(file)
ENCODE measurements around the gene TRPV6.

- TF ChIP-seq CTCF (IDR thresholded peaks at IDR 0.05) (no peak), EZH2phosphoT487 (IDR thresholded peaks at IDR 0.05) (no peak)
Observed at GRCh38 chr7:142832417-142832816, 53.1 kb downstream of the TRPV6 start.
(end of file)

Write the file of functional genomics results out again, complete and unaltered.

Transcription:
ENCODE measurements around the gene TRPV6.

- TF ChIP-seq CTCF (IDR thresholded peaks at IDR 0.05) (no peak), EZH2phosphoT487 (IDR thresholded peaks at IDR 0.05) (no peak)
Observed at GRCh38 chr7:142832417-142832816, 53.1 kb downstream of the TRPV6 start.